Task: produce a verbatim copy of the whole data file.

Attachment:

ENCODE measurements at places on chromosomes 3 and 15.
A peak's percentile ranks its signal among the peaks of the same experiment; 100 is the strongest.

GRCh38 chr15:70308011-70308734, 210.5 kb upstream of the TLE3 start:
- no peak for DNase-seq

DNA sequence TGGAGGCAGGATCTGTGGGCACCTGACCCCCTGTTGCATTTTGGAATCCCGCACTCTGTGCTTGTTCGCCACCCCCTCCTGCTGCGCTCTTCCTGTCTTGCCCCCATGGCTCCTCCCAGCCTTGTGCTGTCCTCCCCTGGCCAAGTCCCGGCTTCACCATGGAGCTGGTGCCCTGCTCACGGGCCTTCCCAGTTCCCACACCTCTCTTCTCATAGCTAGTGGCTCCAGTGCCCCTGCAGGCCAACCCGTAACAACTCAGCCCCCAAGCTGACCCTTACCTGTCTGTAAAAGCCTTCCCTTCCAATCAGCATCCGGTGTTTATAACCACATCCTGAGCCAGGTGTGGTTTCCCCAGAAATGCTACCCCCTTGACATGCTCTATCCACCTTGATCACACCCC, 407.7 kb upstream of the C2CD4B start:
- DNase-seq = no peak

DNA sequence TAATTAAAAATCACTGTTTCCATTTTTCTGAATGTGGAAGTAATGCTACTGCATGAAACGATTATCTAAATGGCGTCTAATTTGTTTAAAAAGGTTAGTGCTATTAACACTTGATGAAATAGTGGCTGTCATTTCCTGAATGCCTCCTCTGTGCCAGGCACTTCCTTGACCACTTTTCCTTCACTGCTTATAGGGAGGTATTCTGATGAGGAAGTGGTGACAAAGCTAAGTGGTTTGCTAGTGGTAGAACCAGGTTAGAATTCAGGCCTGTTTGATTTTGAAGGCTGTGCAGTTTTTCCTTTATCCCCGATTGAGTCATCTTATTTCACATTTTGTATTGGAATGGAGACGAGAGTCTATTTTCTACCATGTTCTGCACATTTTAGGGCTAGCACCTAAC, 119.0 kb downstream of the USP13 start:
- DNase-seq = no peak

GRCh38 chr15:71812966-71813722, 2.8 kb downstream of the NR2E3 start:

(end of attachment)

ENCODE measurements at places on chromosomes 3 and 15.
A peak's percentile ranks its signal among the peaks of the same experiment; 100 is the strongest.

GRCh38 chr15:70308011-70308734, 210.5 kb upstream of the TLE3 start:
- no peak for DNase-seq

DNA sequence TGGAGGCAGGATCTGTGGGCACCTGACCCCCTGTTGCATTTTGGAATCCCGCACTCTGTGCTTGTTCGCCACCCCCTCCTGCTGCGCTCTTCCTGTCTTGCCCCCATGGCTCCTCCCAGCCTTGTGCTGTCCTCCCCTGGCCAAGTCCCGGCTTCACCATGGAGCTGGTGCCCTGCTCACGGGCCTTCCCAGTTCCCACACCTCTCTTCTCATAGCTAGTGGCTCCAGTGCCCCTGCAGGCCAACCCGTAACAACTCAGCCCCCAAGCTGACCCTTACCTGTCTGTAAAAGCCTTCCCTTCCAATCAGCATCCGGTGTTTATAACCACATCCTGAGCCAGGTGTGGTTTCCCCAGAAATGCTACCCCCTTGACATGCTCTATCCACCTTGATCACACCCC, 407.7 kb upstream of the C2CD4B start:
- DNase-seq = no peak

DNA sequence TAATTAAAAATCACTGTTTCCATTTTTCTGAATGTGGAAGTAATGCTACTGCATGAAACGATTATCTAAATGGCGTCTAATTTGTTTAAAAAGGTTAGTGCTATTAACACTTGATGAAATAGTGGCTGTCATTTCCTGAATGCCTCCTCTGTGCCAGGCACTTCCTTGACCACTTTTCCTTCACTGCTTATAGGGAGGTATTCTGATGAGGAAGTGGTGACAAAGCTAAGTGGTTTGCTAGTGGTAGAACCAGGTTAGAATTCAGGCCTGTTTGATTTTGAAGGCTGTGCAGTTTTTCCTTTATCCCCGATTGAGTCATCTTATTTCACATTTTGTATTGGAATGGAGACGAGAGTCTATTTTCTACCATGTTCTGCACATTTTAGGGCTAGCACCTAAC, 119.0 kb downstream of the USP13 start:
- DNase-seq = no peak

GRCh38 chr15:71812966-71813722, 2.8 kb downstream of the NR2E3 start: